How to resolve commercial disputes

Posted: Wednesday, 17 March 2010 @ 10:27

Understanding all the options

Prior to 1999 the first choice for resolving disputes was always the court process. There was an aggressive culture of litigation, a first strike attitude, or as some would say of getting your retaliation in first. Many a litigation lawyer had a paperweight proclaiming “Sue the ********”!

And then came along Lord Wolff with his broom, introducing a whole new court procedure in 1999 with an emphasis on the courts as a last resort, exhorting parties to be reasonable and try to resolve their how to solve commercial disputesdifferences by Alternative Dispute Resolution (ADR). But the change in behaviour has been slow. Even 10 years on there is still reluctance among many to embrace ADR, perhaps through fear of the unknown, or fear that to suggest ADR appears too conciliatory, too soft.

The court rules require parties to consider ADR before proceeding or indeed continuing with court action, and any refusal without good reason can result in a costs order against a party, even a successful party.
Commercial enterprises are beginning to grasp the opportunities of ADR. There are numerous forms of ADR:

  1. Expert Determination is where the parties jointly appoint an expert to decide a question which the parties accept will be binding on them. Usually this is a technical question which may be the deciding factor in a dispute. The expert could for example be a valuer of goods or property, or an engineer. 
  2. Adjudication is common in the construction industry. Usually the decision is persuasive but non-binding, and often covers a many issues arising in an on-going contract. 
  3. Arbitration is perhaps the oldest form of ADR. It is usually as expensive and inflexible as court proceedings, but with the advantage that the arbitrator who will decide the issues is an expert in the subject matter of the dispute, and hearings are in private. Many commercial agreements provide for disputes to be determined by arbitration. Awards made by an arbitrator are binding on the parties. 
  4. Neutral Evaluation where the parties approach a neutral expert in the area of dispute for an indication of the likely outcome of court proceedings. The decision is non-binding but persuasive.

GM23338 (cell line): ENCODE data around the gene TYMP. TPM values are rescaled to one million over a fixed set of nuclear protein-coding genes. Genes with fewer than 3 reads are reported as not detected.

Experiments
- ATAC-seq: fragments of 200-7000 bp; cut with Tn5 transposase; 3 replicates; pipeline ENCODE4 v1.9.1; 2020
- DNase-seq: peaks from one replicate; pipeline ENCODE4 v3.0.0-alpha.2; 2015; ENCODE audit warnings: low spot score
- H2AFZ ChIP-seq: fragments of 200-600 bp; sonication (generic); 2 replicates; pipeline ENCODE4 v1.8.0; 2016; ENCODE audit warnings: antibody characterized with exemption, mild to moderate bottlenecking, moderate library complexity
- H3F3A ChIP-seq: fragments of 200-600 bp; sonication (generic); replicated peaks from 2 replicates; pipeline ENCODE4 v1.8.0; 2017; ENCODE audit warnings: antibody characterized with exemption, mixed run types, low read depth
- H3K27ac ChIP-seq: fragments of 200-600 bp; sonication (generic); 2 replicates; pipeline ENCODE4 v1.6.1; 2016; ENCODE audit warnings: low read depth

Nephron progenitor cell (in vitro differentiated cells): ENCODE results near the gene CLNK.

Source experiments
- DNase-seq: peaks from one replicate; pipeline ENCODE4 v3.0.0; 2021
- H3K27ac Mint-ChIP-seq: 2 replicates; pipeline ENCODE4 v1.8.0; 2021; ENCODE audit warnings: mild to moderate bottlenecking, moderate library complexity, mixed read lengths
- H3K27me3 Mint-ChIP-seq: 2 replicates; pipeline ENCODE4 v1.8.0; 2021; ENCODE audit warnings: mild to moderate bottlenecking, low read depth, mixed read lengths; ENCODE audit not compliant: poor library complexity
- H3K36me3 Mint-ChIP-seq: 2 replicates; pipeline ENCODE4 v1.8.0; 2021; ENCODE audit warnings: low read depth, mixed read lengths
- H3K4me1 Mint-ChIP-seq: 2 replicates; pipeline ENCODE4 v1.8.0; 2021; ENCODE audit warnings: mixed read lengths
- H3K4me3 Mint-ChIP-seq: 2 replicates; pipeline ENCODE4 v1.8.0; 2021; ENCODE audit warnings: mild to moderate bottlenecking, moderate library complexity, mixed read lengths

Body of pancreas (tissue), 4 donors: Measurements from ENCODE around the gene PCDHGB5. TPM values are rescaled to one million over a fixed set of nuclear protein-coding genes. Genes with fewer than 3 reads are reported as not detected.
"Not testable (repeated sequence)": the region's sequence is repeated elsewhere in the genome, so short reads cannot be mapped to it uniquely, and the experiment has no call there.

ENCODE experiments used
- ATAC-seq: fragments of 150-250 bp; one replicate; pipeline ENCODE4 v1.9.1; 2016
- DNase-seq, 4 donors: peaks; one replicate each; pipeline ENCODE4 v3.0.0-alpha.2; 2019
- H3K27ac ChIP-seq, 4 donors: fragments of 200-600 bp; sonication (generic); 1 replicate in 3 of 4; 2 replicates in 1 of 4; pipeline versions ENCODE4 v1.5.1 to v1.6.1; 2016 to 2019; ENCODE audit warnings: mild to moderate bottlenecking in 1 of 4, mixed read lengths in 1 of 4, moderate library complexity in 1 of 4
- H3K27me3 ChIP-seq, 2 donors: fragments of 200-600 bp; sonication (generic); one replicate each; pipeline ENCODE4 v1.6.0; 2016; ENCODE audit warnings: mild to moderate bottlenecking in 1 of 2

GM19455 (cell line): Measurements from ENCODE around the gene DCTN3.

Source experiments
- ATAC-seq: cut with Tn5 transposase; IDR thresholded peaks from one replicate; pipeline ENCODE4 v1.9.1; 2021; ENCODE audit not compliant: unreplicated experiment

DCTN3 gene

5. Mediation is perhaps the most common form of ADR. The process is confidential, “without prejudice”, flexible, and only binding if the parties agree. The mediator is a trained facilitator only, skilled in identifying the strengths and weaknesses of each party’s case, and in moving the parties towards a settlement.


Each has their place and it’s important that the lawyer you choose can explain their suitability for your case.

To discuss a commercial dispute in strict confidence contact Cousins Business Law on 0845 003 5639.
Read more about the pros and cons of mediation in the October 2009 Cousins Business Law ezine.

Blog by Gary Cousins
Gary has been providing legal advice to shareholders, directors and business owners for over 25 years. Specialising in dispute resolution Gary is based in Birmingham with clients throughout the UK and overseas. View profile
Call Gary on +44 (0)121 778 3212 or by email
This blog is not intended to constitute legal advice, nor is it intended to be a complete and authoritative statement of the law, and what we say might be out of date by the time you read it. You should always seek legal advice to confirm whether or how any information in this article applies to your particular situation. We offer a free telephone consultation to discuss your particular circumstances.

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